Authors Alley was set up directly across from three actors who had been in various iterations of the Power Rangers franchise: Nakia Burrise, Jack Guzman, and Alyson Kiperman Sullivan (pictured below). Over the course of the weekend I had the opportunity to watch each of them interact with the fans who stopped at their tables to chat or get autographed pictures, and I came away very impressed with each of them.


(Image from http://instey.com/alysonkipermansullivan.)

Without exception, every time a fan—and especially a young fan—came to one of their tables, they paid strict attention to and were fully engaged with that particular person. It didn’t matter whether the fans were young or old, whether they were hale and hearty or arrived in a wheelchair or walking with a cane, these actors remained attentive and surely made those fans feel special. They were present in the moment in a way that was so complete and so palpable that I will reference it from now on as a measure of how well I do in interacting with people at conventions.

And I admit: I generally don’t do very well in those situations. I’m fairly introverted, and find it taxing to be “on” at these events. I would much rather retreat and let my interactions be more limited, but that’s not really an option. (In fact, at that particular event I was guilty of abandoning an interaction with someone; I sent them an apology afterward because I felt bad for having not given them sufficient attention.)

So, until I see a better example, I consider those Power Rangers — Ms. Burrise, Mr. Guzman, and Ms. Kiperman Sullivan — to have reached the pinnacle of fan interactions. Toward the end of the ComicCon I told each one of them separately how much I appreciated the way they treated their fans and how impressed I was. They seemed to appreciate that I noticed and that I told them so, but I don’t think they appreciated my comment as much as I appreciated their examples.

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*Why don’t you sign up for my newsletter? I’ll send you several thank-you gifts for joining! Use the form in the sidebar to the right of this blog post, or this link.

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Authors: Don’t Lie in Your Cover Letter

Or, to be a bit more charitable, don’t exaggerate.

Why do I even have to say this? Because of a cover letter I read today, in which an author claimed that their work had been nominated for (among other things) a Nebula Award.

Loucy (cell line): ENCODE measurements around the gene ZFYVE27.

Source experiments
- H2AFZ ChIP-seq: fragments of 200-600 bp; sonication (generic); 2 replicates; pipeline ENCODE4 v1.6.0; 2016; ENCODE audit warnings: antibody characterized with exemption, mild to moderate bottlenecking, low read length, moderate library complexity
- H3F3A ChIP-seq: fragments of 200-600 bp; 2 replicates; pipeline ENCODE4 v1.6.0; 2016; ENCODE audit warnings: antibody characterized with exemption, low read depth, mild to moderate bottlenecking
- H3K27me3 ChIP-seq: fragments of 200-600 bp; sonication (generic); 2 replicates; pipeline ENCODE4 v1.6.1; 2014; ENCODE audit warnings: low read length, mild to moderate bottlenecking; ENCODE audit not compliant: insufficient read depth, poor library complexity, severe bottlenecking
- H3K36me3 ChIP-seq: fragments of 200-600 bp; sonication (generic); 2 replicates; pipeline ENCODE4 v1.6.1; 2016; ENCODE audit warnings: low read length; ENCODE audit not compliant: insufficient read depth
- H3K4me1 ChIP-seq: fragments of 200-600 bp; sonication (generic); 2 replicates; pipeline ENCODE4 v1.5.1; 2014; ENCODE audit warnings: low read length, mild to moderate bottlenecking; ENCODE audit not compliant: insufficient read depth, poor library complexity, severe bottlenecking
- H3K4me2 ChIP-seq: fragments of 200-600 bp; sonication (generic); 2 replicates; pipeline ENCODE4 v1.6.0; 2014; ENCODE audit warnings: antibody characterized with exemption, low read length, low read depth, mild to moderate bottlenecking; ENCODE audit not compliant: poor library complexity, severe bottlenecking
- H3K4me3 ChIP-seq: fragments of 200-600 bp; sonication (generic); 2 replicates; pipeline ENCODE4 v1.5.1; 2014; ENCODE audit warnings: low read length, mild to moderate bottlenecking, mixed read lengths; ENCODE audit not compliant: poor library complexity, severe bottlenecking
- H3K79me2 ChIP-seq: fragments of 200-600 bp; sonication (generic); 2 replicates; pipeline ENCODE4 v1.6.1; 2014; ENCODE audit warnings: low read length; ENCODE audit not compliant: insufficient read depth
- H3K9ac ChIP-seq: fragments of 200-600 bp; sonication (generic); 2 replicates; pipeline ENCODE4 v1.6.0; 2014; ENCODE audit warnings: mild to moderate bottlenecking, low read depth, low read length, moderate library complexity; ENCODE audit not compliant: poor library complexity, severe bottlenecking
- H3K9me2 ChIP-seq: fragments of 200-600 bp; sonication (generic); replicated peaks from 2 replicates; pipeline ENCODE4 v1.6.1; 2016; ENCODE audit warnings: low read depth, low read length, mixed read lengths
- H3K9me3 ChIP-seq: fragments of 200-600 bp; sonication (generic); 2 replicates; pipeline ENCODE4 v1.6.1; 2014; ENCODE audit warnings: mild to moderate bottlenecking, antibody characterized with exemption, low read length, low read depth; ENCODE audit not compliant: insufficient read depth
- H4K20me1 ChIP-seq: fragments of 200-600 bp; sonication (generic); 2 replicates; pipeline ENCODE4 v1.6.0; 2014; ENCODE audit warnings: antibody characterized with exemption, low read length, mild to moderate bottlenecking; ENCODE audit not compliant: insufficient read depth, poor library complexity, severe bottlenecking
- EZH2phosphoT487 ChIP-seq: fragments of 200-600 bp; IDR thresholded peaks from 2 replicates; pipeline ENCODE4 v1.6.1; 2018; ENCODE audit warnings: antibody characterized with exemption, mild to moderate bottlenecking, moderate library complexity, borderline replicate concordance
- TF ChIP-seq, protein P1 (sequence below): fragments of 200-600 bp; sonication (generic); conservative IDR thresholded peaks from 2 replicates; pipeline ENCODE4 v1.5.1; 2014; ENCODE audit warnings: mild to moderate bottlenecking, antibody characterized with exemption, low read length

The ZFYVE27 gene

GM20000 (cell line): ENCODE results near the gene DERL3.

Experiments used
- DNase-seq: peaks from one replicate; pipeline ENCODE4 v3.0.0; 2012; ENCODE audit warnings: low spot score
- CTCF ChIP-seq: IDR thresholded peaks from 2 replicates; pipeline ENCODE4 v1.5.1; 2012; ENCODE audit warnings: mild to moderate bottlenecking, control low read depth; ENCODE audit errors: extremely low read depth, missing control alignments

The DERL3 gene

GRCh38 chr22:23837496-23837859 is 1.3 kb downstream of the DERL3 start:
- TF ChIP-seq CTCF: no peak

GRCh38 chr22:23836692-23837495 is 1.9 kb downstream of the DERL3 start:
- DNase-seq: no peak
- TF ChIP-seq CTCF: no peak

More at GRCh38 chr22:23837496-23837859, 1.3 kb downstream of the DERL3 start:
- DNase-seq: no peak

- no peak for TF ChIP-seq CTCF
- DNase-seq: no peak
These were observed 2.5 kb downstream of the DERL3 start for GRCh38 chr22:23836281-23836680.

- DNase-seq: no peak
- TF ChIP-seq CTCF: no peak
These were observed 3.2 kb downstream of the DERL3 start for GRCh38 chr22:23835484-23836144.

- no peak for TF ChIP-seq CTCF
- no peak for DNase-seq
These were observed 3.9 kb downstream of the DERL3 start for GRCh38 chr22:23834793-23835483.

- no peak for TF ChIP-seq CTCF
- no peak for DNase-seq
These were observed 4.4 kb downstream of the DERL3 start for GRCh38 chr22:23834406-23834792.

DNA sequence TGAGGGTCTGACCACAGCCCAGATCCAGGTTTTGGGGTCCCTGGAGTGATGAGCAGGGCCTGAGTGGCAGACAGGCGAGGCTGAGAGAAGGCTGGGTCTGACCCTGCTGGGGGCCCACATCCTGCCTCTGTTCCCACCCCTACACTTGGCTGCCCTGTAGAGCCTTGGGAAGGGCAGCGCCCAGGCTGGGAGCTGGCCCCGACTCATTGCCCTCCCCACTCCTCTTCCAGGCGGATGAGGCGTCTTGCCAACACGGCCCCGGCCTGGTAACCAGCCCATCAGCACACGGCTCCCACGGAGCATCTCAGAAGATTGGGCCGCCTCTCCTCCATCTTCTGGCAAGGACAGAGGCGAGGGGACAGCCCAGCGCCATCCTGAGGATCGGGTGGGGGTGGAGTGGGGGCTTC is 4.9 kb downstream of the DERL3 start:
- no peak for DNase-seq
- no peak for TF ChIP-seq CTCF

Nebula Award Logo

A simple search turned up no record of that author having ever made the Nebula ballot in any category: novel, novella, novelette, or short story.* (Sure, it’s possible that they had written something under a pseudonym that was nominated, but that would have been an important detail to mention.)

Pro tip: Having someone tell you that they nominated your work for a Nebula does not equate to being a Nebula nominee. That title applies only to work that made the final ballot.

Pro tip the second: The person who’s reading your cover letter probably has a computer and knows how to do a search, so your lie — or your exaggeration — is likely to be discovered. And when it turns out that you weren’t actually on the ballot for that thing you claimed, your credibility and reputation suffer.

You’re better off not including a cover letter at all than to send one that’s so demonstrably bad.

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*Or even script, back when that was a category.

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I Tried to Write a Poem to Express My Gratitude

I tried to write a poem to express my gratitude
But I got lost in lines and beats and rhymes and a dismal attitude
So I threw it out and started over, plunged headlong into the verses,
And turned my gaze on all the ways my blessings far outweigh my curses

That’s the secret, that’s the mystery, that’s the never-ending story
Not to pretend that in the end we find misfortune less than glory
But to count the good more thoroughly and embrace the coming days
With confidence and a constant sense of thankfulness and praise

A thankful heart is not only the greatest virtue, but the parent of all other virtues
(Image: “A thankful heart…,” by BK, on Flickr under Creative Commons.)

Happy Thanksgiving to you and yours, to one and all.

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Let the Light in You Shine (New Video)

(Another in the series of quotes to start the week.)

Today is Dabo Swinney’s birthday, so I took a look at one of his many inspirational quotes. Coach Swinney is the second-winningest head football coach in Clemson history, trailing only the legendary Frank Howard, but along with success on the field Coach Swinney has emphasized preparing his players for life beyond football.

Today’s video is a little different from others in the Between the Black and the White series, in that I broadcast it live on Facebook in the morning and only later transferred it over to YouTube. As such, it’s a little poorer quality than my previous videos and doesn’t have the title card and credits and whatnot. Anyway, here it is:

Here’s the quote from Coach Swinney, in case you don’t want to watch the video:

Let the light that shines in you be brighter than the light that shines on you.